CHARLOTTE, N.C. -- While general manager Mitch Kupchak said Kenny Atkinson's decision last week to renege on his four-year agreement to coach the Charlotte Hornets was "disappointing," in some ways he's thankful it happened the way it did.
"I think he would have been a good pick, but if he's not comfortable here I would rather find out now than a year from now," Kupchak said Thursday night during the NBA draft.
Kupchak gave no timetable as to when the Hornets will have a new coach in place, emphasizing the team is in no hurry.
Kupchak said team owner Michael Jordan has been in Charlotte since Tuesday and they've spoken extensively about the coaching situation.
The GM declined to discuss potential candidates but said the team might open the interview process to new candidates they hadn't spoken to before offering the job to Atkinson.
"We have spent a lot of time going over candidates, maybe some new candidates and making sure we cover our bases," Kupchak said of his face-to-face conversations with Jordan. "We have never felt the need to rush this process. We want to pick the right coach -- and we thought we did."
Kupchak added that in the NBA he believes "the roster is really what wins games," not necessarily the head coach.
"A good coach is going to help with the roster, but the most important thing is to get the roster together," Kupchak said. "We will get a good coach and we will be in good shape."
The Hornets entered the NBA draft without a head coach in the war room and with Kupchak calling the shots. The team traded its 13th overall pick to the New York Knicks for a future first-round pick and four second-round picks and then took Duke center Mark Williams at No. 15. Charlotte added Nebraska guard Bryce McGowens in the second round.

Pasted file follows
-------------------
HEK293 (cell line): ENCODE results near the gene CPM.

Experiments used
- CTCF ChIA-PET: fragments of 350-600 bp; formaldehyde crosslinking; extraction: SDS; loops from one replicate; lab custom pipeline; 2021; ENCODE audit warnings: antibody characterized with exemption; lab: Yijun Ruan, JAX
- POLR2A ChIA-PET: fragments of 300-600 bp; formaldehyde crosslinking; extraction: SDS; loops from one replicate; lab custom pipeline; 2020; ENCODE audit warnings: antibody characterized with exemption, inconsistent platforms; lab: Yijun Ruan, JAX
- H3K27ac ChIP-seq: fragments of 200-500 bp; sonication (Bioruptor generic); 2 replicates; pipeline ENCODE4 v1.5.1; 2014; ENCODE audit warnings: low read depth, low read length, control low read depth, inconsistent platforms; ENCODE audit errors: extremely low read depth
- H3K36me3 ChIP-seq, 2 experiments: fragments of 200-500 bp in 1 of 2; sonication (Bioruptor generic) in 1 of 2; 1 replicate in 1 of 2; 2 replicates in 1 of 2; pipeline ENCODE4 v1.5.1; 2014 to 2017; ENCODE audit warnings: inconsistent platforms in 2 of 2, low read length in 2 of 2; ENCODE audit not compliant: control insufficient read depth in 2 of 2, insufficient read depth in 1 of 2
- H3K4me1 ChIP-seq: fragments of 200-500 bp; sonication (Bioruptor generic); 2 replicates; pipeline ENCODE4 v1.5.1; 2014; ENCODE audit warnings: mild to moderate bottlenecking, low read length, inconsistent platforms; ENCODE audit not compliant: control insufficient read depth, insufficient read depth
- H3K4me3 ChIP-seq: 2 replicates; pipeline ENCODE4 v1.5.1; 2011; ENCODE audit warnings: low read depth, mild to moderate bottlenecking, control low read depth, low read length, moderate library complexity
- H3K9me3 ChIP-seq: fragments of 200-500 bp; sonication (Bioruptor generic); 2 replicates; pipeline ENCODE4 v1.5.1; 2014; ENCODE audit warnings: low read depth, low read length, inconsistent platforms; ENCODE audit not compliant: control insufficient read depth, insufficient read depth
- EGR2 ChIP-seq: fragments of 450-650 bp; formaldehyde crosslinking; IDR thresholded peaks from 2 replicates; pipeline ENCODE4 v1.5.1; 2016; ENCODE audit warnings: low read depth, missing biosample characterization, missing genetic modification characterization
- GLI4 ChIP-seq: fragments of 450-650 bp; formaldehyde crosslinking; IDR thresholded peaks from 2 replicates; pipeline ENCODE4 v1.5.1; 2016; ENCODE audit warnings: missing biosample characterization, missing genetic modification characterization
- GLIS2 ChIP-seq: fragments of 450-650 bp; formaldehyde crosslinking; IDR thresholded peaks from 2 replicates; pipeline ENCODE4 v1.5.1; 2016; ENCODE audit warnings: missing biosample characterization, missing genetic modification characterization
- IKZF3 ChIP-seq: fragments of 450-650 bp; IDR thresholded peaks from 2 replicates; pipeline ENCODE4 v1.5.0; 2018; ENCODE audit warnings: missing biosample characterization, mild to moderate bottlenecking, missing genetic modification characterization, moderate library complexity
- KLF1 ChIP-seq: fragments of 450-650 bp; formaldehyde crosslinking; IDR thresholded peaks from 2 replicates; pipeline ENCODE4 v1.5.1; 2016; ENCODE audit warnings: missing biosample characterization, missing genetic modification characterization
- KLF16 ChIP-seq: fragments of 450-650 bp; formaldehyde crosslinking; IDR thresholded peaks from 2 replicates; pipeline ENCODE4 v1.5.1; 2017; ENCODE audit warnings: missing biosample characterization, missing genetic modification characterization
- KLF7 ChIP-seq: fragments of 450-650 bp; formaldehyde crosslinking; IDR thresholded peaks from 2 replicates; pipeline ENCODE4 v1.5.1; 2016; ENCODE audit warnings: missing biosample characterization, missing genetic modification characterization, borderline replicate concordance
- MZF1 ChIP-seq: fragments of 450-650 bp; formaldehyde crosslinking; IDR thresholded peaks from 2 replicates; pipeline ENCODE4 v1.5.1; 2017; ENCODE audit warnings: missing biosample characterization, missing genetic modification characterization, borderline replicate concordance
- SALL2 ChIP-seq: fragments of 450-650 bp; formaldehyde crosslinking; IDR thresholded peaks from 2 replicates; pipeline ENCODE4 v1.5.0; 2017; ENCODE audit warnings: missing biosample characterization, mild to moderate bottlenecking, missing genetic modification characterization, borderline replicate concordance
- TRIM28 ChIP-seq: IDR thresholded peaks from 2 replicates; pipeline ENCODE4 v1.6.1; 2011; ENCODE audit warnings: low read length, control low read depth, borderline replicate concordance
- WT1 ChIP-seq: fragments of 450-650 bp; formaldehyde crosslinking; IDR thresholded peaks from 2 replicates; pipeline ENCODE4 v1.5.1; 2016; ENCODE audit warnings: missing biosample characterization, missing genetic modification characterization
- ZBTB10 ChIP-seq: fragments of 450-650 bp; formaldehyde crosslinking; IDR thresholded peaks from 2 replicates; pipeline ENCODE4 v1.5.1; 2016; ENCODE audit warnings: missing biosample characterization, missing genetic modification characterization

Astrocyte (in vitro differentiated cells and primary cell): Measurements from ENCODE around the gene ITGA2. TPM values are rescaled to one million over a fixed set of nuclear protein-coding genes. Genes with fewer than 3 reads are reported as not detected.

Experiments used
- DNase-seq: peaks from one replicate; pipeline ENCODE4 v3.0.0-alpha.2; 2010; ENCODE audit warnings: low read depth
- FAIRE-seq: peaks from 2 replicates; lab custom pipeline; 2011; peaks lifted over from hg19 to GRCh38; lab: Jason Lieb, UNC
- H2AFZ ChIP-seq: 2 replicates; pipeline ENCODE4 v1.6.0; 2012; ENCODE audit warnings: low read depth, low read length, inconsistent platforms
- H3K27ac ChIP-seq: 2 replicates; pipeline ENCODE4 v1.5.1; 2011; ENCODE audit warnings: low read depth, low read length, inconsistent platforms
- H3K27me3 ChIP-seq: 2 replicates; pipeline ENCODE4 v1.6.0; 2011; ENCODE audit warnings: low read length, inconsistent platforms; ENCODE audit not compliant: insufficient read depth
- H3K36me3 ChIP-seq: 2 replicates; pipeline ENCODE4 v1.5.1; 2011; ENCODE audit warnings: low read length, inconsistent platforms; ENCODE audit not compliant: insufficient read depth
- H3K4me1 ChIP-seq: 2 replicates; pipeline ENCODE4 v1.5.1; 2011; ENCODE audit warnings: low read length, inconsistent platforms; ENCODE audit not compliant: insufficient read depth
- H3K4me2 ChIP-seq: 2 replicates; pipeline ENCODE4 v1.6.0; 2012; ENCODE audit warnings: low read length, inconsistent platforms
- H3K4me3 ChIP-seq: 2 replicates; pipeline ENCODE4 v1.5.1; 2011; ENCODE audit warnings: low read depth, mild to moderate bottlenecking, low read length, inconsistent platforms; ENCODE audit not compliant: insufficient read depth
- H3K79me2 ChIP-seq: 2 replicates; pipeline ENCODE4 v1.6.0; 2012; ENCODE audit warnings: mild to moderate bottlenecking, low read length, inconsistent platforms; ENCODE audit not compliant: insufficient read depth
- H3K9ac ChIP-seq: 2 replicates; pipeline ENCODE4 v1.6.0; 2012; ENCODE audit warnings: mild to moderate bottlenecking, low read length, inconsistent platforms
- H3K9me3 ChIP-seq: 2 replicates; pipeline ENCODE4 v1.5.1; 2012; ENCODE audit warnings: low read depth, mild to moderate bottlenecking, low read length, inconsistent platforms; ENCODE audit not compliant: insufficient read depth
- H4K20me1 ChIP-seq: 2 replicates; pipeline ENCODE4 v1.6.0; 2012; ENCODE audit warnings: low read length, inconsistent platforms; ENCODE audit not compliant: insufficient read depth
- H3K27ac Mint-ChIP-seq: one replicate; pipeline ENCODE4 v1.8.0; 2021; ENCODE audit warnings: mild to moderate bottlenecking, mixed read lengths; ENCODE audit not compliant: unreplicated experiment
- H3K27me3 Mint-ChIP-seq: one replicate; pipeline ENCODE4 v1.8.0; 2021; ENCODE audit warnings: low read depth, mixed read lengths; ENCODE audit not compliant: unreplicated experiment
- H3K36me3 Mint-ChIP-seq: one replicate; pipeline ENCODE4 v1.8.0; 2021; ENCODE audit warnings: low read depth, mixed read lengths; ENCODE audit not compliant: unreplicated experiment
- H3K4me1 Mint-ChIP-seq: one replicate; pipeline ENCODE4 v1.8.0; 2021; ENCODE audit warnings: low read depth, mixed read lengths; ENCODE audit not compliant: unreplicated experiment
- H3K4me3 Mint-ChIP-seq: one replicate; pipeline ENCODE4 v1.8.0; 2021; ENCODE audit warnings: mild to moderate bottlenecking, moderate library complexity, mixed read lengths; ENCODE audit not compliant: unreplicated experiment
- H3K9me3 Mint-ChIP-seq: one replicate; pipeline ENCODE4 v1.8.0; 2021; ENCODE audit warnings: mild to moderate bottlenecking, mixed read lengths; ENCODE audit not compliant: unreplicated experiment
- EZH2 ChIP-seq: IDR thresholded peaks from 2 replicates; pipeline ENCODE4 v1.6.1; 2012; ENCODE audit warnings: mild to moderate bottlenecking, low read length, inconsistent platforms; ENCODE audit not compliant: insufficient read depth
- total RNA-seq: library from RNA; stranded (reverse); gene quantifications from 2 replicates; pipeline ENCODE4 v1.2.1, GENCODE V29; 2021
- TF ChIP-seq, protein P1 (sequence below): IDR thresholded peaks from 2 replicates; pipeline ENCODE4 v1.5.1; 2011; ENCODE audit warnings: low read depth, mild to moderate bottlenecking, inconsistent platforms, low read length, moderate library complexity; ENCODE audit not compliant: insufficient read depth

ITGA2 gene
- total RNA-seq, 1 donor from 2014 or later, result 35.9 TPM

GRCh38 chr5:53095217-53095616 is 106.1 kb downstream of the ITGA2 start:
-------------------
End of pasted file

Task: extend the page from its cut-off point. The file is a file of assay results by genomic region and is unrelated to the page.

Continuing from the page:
Kupchak had hoped to have a coach in place before the NBA draft.
"We're moving on it," Kupchak said. "I can't give you a when. I don't want to say a week or two weeks or two days. I don't want to say that."
Kupchak didn't say much about the coaching search, though joked about the challenging situation the Hornets are in.
The general manager said Atkinson's decision reminded him of when Steve Kerr turned down the New York Knicks' coaching job, only to go to Golden State where he has won four NBA titles.
"It looks like [Kerr] make a good decision to take the job at Golden State," Kupchak said with a laugh. "So maybe Kenny spoke to Steve, and Steve said, 'Hey maybe things will work out this way for you.' I don't know."
Kupchak also pointed out NFL coach Bill Belichick abruptly resigning before his introductory news conference with the New York Jets in 2000. Belichick went on to coach the New England Patriots and win six Super bowls.
"That was a good decision, too. So maybe Kenny is on to something," Kupchak quipped.
Atkinson has not responded to interview requests from The Associated Press seeking comment about his decision to back out of the agreement. However, Kerr said Atkinson turned down the job because he didn't want to uproot his family again.
Charlotte fired James Borrego on April 22 after he went 138-163 in four seasons at the helm.
Charlotte has not made the playoffs since the 2015-16 season and has not advanced out of the first round in more than 20 years. The Hornets finished 43-39 last season and were bounced in the play-in tournament by the Atlanta Hawks.